This article is part of the supplement: Proceedings of the Neural Information Processing Systems (NIPS) Workshop on Machine Learning in Computational Biology (MLCB)
Exploiting physico-chemical properties in string kernels
1 Center for Bioinformatics, Eberhard-Karls-Universität, Sand 14, 72076 Tübingen, Germany
2 Friedrich Miescher Laboratory of the Max Planck Society, Spemannstr. 39, 72076 Tübingen, Germany
BMC Bioinformatics 2010, 11(Suppl 8):S7 doi:10.1186/1471-2105-11-S8-S7Published: 26 October 2010
String kernels are commonly used for the classification of biological sequences, nucleotide as well as amino acid sequences. Although string kernels are already very powerful, when it comes to amino acids they have a major short coming. They ignore an important piece of information when comparing amino acids: the physico-chemical properties such as size, hydrophobicity, or charge. This information is very valuable, especially when training data is less abundant. There have been only very few approaches so far that aim at combining these two ideas.
We propose new string kernels that combine the benefits of physico-chemical descriptors for amino acids with the ones of string kernels. The benefits of the proposed kernels are assessed on two problems: MHC-peptide binding classification using position specific kernels and protein classification based on the substring spectrum of the sequences. Our experiments demonstrate that the incorporation of amino acid properties in string kernels yields improved performances compared to standard string kernels and to previously proposed non-substring kernels.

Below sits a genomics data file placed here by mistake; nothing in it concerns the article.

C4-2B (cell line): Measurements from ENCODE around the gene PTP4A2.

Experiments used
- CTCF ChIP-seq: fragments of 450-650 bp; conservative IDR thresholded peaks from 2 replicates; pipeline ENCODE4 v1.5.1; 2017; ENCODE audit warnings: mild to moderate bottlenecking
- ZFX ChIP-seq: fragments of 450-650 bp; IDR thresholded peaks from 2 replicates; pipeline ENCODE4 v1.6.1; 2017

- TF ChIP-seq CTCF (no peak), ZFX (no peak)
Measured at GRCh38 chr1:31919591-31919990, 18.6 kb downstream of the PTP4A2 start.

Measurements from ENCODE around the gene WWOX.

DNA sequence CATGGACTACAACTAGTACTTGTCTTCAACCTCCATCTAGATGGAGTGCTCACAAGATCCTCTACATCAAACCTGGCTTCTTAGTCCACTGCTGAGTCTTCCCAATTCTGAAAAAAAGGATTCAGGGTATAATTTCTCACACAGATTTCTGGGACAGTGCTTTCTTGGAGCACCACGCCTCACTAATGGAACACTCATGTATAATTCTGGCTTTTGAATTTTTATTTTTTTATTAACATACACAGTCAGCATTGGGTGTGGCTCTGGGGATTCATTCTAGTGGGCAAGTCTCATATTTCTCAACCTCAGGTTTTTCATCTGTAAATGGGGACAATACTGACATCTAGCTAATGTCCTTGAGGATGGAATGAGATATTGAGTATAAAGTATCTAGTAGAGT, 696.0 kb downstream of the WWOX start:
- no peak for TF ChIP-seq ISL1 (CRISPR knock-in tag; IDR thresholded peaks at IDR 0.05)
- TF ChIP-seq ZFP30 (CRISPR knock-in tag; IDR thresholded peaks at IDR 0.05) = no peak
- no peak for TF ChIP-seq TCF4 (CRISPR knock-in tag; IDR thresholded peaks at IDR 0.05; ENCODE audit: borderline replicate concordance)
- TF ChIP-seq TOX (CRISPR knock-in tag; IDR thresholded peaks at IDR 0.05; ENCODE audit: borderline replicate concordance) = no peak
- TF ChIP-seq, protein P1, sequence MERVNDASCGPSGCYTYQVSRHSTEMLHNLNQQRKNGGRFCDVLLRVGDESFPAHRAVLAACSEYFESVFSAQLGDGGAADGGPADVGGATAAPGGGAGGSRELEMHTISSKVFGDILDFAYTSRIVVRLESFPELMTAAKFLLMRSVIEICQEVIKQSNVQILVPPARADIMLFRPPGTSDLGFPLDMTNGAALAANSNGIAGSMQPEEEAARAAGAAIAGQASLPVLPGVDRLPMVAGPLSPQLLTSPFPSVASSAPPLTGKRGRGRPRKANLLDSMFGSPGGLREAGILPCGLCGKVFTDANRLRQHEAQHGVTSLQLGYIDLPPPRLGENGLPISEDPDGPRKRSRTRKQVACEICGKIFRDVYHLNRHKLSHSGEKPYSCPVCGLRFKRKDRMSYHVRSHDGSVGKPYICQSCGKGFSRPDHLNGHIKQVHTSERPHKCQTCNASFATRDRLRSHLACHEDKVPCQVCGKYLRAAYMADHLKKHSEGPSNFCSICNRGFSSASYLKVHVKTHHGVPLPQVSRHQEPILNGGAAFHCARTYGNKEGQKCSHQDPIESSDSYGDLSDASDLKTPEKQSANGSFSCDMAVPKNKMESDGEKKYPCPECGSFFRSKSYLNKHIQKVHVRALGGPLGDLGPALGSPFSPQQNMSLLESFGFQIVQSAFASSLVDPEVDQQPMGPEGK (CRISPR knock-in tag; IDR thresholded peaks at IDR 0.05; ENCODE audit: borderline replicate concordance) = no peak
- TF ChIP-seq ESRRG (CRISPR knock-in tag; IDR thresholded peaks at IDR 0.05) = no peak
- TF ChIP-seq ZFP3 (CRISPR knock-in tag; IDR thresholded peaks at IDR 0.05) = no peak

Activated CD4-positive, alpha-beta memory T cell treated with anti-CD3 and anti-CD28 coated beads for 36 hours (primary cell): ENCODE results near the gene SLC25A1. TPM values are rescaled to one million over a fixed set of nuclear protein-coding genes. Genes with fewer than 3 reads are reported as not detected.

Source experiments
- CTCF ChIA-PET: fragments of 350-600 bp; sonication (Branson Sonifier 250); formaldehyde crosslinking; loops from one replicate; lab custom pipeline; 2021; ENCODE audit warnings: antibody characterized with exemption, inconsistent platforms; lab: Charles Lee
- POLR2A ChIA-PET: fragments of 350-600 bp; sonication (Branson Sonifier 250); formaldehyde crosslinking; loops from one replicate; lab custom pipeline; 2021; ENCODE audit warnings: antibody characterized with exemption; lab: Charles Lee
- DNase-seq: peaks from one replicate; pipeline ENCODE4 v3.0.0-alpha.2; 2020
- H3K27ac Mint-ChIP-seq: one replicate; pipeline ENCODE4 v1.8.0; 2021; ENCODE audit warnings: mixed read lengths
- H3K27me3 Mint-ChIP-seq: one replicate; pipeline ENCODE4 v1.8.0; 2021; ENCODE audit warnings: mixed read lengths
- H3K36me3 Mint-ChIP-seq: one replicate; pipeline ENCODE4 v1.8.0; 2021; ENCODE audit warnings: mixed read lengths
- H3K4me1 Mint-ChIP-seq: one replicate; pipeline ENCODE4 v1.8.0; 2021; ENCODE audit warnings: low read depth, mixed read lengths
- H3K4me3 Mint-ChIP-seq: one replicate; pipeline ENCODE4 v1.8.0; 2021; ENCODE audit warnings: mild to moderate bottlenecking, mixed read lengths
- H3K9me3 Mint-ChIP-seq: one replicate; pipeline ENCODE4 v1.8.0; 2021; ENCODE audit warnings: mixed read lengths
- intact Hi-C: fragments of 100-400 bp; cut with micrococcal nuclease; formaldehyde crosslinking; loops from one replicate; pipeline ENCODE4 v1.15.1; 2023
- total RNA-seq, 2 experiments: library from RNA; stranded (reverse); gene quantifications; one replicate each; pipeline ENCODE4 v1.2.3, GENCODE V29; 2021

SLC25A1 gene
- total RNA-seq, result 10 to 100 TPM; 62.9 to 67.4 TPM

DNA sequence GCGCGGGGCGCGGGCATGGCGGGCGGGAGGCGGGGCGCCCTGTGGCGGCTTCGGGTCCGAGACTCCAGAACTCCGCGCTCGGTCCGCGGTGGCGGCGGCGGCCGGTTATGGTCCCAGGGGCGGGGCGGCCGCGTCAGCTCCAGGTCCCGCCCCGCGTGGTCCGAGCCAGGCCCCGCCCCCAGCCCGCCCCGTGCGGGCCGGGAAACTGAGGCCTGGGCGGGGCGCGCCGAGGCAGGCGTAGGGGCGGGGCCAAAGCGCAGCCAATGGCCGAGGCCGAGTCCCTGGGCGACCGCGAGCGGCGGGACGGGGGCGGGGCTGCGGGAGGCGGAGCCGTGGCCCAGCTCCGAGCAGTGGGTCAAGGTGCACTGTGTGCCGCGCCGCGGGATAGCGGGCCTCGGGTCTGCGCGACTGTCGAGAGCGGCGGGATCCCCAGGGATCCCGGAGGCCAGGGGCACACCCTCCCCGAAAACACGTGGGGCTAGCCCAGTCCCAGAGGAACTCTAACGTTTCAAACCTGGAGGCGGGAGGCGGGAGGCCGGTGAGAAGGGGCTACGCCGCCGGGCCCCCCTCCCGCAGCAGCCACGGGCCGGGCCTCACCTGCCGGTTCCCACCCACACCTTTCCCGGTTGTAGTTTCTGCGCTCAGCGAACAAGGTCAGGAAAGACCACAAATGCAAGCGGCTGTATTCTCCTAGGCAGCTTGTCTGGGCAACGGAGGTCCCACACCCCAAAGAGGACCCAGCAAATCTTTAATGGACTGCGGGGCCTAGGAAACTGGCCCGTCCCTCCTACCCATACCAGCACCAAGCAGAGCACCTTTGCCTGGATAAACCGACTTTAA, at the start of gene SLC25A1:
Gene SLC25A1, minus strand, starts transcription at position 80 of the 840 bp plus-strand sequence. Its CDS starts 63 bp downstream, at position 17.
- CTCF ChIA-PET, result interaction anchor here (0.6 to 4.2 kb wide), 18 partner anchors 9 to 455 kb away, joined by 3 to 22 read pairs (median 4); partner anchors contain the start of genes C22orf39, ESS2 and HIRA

In summary, the proposed modifications, in particular the combination with the RBF substring kernel, consistently yield improvements without affecting the computational complexity. The proposed kernels therefore appear to be the kernels of choice for any protein sequence-based inference.
Data sets, code and additional information are available from http://www.fml.tuebingen.mpg.de/raetsch/suppl/aask webcite. Implementations of the developed kernels are available as part of the Shogun toolbox.